Helicobacter pylori test & treat strategy for dyspepsia: A qualitative study exploring the barriers and how to overcome them

Cliodna McNulty*, Elaine Freeman, Brendan Delaney

*Corresponding author for this work

    Research output: Contribution to journalArticlepeer-review

    5 Citations (Scopus)


    Background. The National Institute of Clinical Excellence (NICE) has issued guidance that recommends that all dyspeptic patients without alarm symptoms, irrespective of age, that relapse after one month's proton pump inhibitor, should be offered test and treat for Helicobacter pylori. Objective. To explore the views of primary care about introducing the helicobacter test and treat NICE dyspepsia guidance. Methods. In 15 urban and rural general practices in Central England, primary health care staff involved in the management of dyspepsia took part in qualitative focus groups to discuss the draft NICE guidance and how it might be implemented. Results. Practices expressed concern that test and treat may not be cost-effective in younger patients and that they may miss malignancy, in older patients and in patients who relapse after triple treatment, without a further helicobacter test or endoscopy. The greatest practical barriers to test and treat were the considerable impact on nurses' and doctors' time to explain, undertake tests and report results to patients, and practice budgets from urea breath test and triple treatment costs. Staff preferred stool tests to breath tests, as they impacted less on practice budget and time. GPs did not favour prescribing the three components of the triple treatment separately. Conclusions. GPs will need reassurance that test and treat will not lead to missed malignancies. The financial costs and staffing implications of NICE dyspepsia guidance will need to be discussed locally by Primary Care Trusts, microbiology laboratories, gastroenterologists and pharmacy advisors and implemented with local guidance, increased communication and education.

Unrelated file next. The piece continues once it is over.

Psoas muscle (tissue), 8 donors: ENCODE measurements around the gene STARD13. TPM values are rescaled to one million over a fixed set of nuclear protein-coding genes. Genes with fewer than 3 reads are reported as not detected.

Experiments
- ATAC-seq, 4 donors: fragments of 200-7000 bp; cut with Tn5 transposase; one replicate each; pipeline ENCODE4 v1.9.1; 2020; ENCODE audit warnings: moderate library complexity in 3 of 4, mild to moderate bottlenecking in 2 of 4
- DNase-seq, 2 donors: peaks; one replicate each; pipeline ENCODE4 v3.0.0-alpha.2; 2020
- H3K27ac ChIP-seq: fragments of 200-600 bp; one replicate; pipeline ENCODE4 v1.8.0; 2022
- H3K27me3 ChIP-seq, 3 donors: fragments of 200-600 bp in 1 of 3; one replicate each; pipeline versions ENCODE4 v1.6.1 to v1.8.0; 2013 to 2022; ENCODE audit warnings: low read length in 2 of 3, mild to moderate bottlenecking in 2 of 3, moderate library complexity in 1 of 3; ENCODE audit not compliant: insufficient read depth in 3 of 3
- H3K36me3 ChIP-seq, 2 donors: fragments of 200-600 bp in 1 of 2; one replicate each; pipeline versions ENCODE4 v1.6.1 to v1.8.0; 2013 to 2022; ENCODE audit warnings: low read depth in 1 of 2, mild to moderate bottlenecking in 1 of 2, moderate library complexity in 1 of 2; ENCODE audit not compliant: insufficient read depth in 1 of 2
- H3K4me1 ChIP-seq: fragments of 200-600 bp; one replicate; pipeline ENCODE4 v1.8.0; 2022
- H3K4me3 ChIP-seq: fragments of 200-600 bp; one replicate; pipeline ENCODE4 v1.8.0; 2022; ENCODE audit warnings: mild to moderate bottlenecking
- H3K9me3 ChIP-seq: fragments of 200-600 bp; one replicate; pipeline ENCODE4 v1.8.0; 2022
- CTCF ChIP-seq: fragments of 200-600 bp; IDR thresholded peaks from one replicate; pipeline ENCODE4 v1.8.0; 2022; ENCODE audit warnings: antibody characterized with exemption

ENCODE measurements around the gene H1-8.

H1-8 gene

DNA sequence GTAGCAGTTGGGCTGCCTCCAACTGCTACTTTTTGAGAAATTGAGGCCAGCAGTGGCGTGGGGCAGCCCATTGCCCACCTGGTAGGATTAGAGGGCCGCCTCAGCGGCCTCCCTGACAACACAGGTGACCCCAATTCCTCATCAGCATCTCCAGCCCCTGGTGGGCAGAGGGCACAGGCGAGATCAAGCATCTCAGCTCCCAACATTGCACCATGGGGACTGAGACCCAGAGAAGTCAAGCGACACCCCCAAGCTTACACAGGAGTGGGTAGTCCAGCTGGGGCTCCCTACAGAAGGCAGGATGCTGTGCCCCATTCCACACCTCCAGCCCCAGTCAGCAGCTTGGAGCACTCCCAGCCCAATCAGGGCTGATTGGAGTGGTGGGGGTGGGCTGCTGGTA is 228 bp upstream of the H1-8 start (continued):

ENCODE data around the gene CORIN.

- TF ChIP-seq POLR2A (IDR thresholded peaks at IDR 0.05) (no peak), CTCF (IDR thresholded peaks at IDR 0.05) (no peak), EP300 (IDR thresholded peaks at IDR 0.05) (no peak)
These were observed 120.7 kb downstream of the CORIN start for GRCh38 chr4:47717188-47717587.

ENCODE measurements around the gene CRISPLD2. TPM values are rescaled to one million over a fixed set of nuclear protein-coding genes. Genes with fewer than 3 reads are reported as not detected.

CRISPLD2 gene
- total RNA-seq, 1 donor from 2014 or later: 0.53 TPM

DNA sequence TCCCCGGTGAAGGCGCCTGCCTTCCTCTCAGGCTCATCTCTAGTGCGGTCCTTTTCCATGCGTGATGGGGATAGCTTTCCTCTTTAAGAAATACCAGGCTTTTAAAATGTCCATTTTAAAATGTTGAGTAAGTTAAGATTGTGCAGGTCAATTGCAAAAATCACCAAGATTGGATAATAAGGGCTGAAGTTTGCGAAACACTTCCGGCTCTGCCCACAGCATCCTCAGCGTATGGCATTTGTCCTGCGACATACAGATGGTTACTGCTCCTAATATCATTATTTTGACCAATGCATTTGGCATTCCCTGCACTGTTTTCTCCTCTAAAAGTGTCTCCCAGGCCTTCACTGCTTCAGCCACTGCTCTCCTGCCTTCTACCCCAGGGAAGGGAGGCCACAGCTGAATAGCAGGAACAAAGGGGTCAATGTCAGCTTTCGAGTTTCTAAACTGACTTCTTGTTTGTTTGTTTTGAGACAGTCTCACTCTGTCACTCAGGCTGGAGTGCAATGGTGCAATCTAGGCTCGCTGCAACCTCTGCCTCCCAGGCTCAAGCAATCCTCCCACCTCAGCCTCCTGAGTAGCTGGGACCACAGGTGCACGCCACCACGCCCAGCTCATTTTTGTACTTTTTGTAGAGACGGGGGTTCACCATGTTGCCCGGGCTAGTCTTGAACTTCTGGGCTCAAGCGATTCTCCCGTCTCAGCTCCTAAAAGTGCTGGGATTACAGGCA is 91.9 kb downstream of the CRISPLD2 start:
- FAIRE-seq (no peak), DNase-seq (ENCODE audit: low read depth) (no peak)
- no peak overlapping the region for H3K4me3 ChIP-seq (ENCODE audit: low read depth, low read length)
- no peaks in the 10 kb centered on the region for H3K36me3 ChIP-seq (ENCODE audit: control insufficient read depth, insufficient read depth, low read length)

Original languageEnglish
    Pages (from-to)203-209
    Number of pages7
    JournalFamily Practice
    Issue number2
    Publication statusPublished - Apr 2006

    Bibliographical note

    Funding Information:
    Funding: This study was funded by Public Health Laboratory Service South West. Ethical approval: Granted by the local research ethics committees for Hereford & Worcester (03/51) and Birmingham (2004/149). Conflicts of interests: Cliodna McNulty is responsible for the Health Protection Agency GP Microbiology Laboratory Use Group guidance and reviewed the NICE guidance. Elaine Freeman, on behalf of the Gloucestershire Research and Development Support Unit, has received sponsorship from AstraZeneca UK and Wyeth Laboratories to support RDSU local conferences. Brendan Delaney was technical lead for the NICE dyspepsia guidelines 2004. He has received speaking honoraria from AstraZeneca UK, AstraZeneca Canada, AstraZeneca Sweden, AxCan-Pharma Canada, Eisai, but has never held a consultancy role; he has also received research grants in dyspepsia from the Medical Research Council and is supported by an NHS R&D Primary Care Career Scientist Award. In line with journal policy this paper was managed by an associate editor double blind to the Editor’s presence as an author.


    • Diagnostic tests
    • Helicobacter pylori
    • Implementation
    • NICE guidance
    • Qualitative


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